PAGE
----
American Airlines Group director Alberto Ibargüen recently led a fireside chat with the company’s CEO and Chair Doug Parker during the NACD Florida Chapter’s season kick-off event at Miami International Airport. With more than 100 in attendance, the program featured insights into the highly competitive airline industry along with some key considerations for directors.
A New Day for the Airline Industry
From left to right: Sherrill Hudson, NACD Florida Chapter Chairman; Lauren Smith, NACD Florida Chapter President: Doug Parker, American Airlines Group Inc. and American Airlines CEO and Chairman, and American Airlines director Alberto Ibargüen
From 1978 until deregulation of the airlines, the airline industry yielded no return on capital; however, since the merger of American Airlines and US Airways less than four years ago, American has generated $20 billion in profits. Three airlines—American, Delta, and United—are now leading the pack in rationalizing and leveraging the hub model to offer passenger service across the globe while generating positive returns. Parker insists this is the industry’s “new normal” and spends a great deal of time convincing constituents that the industry is not simply experiencing a temporary “up” in a long-term cycle.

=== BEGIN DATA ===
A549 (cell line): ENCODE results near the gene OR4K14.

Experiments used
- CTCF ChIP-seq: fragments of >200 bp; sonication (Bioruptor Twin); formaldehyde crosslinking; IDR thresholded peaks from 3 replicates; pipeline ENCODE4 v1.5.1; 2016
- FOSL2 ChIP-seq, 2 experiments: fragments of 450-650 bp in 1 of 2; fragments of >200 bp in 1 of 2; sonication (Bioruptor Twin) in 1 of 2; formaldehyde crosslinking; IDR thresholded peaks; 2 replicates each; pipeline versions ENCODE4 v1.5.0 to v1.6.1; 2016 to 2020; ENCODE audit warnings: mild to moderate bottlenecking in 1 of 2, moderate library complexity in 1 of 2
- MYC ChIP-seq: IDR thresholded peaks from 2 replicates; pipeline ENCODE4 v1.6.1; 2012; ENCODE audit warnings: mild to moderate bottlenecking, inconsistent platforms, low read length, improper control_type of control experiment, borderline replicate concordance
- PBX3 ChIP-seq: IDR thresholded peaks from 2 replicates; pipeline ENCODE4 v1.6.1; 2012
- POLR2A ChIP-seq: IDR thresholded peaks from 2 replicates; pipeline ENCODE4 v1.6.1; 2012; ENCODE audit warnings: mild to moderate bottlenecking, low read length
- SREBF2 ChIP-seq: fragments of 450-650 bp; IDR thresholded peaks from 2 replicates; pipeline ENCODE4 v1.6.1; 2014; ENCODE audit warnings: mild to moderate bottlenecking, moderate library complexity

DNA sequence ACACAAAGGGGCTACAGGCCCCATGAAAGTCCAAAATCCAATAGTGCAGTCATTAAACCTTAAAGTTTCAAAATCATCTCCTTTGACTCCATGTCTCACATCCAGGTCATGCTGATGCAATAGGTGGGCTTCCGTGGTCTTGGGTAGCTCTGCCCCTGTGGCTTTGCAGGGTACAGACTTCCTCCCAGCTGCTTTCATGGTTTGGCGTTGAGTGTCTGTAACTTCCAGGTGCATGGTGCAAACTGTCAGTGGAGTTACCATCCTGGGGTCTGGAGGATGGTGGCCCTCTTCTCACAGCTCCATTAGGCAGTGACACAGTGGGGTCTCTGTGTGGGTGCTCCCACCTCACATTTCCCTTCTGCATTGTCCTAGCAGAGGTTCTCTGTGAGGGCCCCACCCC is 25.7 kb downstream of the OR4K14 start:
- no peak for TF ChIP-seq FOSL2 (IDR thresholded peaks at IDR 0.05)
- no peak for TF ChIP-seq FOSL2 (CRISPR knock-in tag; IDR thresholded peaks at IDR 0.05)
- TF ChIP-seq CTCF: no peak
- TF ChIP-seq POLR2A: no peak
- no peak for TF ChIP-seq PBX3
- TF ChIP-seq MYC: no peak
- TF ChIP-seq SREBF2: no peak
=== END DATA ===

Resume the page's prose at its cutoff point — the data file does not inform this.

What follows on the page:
Parker explained that the company must now invest in its people and its products, taking a long-term view of the business. For example, American invested in new aircraft and now has the youngest fleet of any U.S. airline. With regard to employees, many of whom are unionized, Parker raised wages in the middle of a contract term in order to fulfill his promises to them during the merger. He explained, “I use the ‘look them in the eye’ test when it comes to the 120,000 people on the American payroll,” emphasizing the importance of transparent communication with employees. Another area of investment is data protection, and the board routinely raises the issue of cyber risk.
“Never undertake a merger when there’s not a clear strategy,” cautioned Parker, when talking about the successful US Airways and American merger. Recognizing the herculean amount of work required to meld systems and go-to-market philosophies, he added, “You shouldn’t put your team through one unless two plus two will equal five, not 4.2.”